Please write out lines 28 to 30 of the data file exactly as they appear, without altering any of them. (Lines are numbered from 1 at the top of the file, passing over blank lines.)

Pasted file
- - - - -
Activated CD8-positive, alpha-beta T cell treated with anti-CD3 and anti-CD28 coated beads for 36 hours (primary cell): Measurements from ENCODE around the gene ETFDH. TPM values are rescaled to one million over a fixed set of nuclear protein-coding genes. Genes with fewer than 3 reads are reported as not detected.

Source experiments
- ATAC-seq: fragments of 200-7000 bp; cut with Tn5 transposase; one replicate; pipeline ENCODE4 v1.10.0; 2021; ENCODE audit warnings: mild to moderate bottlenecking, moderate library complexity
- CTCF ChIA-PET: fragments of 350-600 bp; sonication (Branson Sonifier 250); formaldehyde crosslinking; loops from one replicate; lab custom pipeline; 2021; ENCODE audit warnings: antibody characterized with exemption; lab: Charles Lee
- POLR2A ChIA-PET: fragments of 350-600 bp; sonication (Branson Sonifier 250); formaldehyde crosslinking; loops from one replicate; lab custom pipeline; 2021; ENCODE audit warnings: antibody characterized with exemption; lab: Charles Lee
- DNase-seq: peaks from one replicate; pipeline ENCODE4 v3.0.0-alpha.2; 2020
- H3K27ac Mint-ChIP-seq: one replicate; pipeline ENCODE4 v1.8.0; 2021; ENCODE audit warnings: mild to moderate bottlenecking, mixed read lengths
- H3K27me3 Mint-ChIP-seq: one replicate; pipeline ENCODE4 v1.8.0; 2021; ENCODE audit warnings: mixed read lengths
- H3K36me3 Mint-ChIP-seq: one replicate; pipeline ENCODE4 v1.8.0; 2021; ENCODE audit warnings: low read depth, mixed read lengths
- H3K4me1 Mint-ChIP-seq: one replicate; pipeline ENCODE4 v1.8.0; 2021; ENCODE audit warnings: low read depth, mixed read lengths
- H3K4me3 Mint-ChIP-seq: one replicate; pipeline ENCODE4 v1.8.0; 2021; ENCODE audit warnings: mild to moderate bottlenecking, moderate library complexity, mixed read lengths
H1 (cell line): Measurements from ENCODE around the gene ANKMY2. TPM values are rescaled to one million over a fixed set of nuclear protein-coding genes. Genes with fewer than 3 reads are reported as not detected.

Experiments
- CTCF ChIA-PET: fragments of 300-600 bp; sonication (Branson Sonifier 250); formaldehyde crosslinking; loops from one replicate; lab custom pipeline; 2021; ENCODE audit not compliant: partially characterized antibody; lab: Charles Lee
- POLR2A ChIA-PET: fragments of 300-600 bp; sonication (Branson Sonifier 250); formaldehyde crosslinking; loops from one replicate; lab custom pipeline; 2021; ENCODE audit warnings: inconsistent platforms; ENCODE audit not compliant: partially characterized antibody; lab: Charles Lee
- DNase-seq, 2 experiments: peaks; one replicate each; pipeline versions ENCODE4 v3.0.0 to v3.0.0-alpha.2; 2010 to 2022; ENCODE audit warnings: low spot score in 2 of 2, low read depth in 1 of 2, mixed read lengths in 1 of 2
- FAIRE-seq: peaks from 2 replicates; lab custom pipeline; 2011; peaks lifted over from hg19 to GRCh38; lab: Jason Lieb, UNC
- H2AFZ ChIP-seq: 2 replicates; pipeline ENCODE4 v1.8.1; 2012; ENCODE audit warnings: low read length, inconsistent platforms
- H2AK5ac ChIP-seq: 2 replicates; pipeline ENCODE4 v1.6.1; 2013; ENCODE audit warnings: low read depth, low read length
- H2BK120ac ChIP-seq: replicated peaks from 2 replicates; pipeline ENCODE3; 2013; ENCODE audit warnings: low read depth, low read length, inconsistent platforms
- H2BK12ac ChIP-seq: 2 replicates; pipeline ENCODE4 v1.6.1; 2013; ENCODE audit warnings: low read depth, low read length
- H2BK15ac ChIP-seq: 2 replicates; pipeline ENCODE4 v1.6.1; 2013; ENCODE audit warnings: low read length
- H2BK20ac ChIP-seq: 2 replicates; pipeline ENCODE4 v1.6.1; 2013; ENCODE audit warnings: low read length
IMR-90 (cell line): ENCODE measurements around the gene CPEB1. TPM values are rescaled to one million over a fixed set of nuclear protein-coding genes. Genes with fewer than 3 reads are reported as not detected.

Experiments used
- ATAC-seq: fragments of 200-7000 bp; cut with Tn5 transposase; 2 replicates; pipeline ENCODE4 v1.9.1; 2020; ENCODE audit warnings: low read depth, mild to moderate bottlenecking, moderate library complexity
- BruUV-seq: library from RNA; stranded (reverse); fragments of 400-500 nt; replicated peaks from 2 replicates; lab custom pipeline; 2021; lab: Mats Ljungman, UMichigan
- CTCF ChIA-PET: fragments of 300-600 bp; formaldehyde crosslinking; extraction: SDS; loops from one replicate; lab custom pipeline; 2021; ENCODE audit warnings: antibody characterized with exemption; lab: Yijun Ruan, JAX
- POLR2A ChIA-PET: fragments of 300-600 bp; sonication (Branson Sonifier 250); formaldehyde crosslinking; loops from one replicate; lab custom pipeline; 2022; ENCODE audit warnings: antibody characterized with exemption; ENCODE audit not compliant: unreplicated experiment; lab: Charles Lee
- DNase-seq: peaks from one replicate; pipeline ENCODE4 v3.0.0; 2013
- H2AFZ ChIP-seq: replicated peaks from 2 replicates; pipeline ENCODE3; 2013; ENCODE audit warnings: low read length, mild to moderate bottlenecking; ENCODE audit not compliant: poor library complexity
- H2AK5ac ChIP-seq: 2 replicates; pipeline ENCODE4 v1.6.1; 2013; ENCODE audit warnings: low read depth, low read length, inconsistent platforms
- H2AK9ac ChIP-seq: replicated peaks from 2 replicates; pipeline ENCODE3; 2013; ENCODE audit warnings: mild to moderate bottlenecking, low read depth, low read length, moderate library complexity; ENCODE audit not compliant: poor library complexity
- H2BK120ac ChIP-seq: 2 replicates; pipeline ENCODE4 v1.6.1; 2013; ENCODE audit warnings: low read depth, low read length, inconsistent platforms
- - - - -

- CTCF ChIA-PET: fragments of 300-600 bp; formaldehyde crosslinking; extraction: SDS; loops from one replicate; lab custom pipeline; 2021; ENCODE audit warnings: antibody characterized with exemption; lab: Yijun Ruan, JAX
- POLR2A ChIA-PET: fragments of 300-600 bp; sonication (Branson Sonifier 250); formaldehyde crosslinking; loops from one replicate; lab custom pipeline; 2022; ENCODE audit warnings: antibody characterized with exemption; ENCODE audit not compliant: unreplicated experiment; lab: Charles Lee
- DNase-seq: peaks from one replicate; pipeline ENCODE4 v3.0.0; 2013